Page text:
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Sunday, February 22, 2015

To Pelham or Not to Pelham

Kelly had me lesson on Thursday in a short shanked rubber Pelham with a converter (I don't have enough dexterity to manage two reins) and honestly? I liked how she went in it. Ellie can get a little heavy in her front while I try to engage her hind and whether it was the early morning chill or the new bit she seemed to carry herself in a more uphill and balanced way.
I tried it again today, Sunday funday, but since I came prepared with no plan we tootled around without getting that same focused ride.

I'd like to use it again in my lessons this week and continue to evaluate.
I know this group has a penchant for bits so I'm curious to hear examples of Pelham use and how it has aided your rides.

I think Ellie likes the extra bling. She's so vain.

12 comments:

  1. That can be a very handy bit, personally I might use that when you are jumping and still use D for flatting or hacking...?

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    1. Good shout out- that's what Kelly suggested as well. To use for jumping and the occasional flat.

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  2. I don't have any advice because I've never had a horse who went in one, but I'm interested to see what others have to say!

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  3. I don't have any advice because I've never had a horse who went in one, but I'm interested to see what others have to say!

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  4. I used one on a biiiiig boy who thought it was awesome to let you carry his mouth for him. A short-shanked pelham gave me just enough leverage to lift his front end and boot his hind end under him. If she goes well in it, I'd say keep using it.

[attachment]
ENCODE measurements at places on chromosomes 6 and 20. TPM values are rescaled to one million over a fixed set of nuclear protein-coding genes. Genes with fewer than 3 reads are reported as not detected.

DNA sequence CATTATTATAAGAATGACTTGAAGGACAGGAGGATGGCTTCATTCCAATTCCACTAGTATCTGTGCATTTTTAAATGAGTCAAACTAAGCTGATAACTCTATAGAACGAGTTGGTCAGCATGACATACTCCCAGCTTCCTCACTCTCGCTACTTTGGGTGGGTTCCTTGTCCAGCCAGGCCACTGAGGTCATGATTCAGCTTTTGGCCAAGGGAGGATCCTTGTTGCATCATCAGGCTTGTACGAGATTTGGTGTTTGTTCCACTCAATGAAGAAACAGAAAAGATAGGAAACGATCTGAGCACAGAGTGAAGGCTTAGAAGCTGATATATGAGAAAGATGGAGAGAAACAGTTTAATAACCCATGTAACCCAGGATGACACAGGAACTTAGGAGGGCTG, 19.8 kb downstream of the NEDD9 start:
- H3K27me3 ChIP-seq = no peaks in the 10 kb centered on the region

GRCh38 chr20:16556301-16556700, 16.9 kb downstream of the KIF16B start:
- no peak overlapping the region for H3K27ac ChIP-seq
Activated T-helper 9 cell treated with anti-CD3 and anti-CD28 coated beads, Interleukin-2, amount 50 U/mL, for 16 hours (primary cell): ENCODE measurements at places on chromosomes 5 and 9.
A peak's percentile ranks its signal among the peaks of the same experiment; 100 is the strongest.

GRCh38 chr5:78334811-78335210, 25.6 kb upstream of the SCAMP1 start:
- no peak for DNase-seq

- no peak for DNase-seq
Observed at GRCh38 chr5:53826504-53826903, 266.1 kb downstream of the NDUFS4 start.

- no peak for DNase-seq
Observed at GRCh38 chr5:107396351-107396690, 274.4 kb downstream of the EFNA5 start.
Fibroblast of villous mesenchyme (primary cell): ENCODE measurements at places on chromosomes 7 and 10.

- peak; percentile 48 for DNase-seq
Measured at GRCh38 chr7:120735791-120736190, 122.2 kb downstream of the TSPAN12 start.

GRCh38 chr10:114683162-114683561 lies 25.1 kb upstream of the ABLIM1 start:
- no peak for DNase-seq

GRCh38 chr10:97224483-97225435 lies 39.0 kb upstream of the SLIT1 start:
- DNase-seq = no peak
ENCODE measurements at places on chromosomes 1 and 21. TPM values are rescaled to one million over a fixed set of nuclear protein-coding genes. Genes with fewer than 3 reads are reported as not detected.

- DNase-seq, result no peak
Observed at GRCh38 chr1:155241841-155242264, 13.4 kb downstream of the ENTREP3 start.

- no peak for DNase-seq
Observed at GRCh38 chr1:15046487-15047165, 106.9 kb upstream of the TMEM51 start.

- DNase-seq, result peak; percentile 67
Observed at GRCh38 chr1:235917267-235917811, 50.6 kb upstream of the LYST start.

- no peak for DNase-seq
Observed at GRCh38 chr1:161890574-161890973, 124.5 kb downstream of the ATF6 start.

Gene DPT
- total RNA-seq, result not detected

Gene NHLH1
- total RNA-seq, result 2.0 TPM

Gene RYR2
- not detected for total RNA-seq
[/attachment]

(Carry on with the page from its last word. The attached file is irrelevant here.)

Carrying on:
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  5. I like them over fences, but have always used two reins. If it works for you and her... try it!

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  6. If you're worried about getting dependent on it, I would just ride in it once every few rides. Enough to remind her to have respect, but not enough to get comfortable with it.

    I use pelhams a lot, actually. I like them for strong or bratty horses. I also rode in one for a long time to get myself used to riding with two reins before moving to the double. It's a lot more forgiving than a double when you flub up the double reins. I actually like riding it with two reins, because I prefer to ride on the snaffle 90% of the time. When an e-brake or a little more curb action is needed, I just raise my hands forward to engage the curb. Boom done and then right back to the snaffle.

    I'd suggest giving two reins a try, though there's nothing wrong with riding on the converter. You might find you're more coordinated with two reins than you think...after the first fumbling "OH MY GOD HOW DO I SHORTEN MY REINS? THIS IS TOO MUCH!" moment passes, of course. ;)

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  7. I jumped my old man in a pelham with converters. I tried it with two reins, but dammit he liked those converters. It was the perfect bit for us. I flatted in a Dr Bristol D. :-) Enjoy.

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  8. Miles went in one before I bought him, and I think the leverage can be very handy for lifting up a heavy horse. I found with Miles that once he gained strength, he no longer fell on his forehand so I stopped using it.

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  9. This is a great bit, especially for tune ups!

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  10. glad it seems to be working for you! (and that's the point, right?)

    re: worrying about it becoming a crutch, when i asked a similar question on my blog about martingales, one recommendation was to ride with it for a while, then see if the horse is better after. if they are, it's a useful tool that's working. if they're worse, then it's a crutch just masking the issue.

    regardless, good luck!

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  11. I, too, suggest forcing yourself to learn and be comfortable with two reins. It gives you so much more finesse when you get the hang of them!

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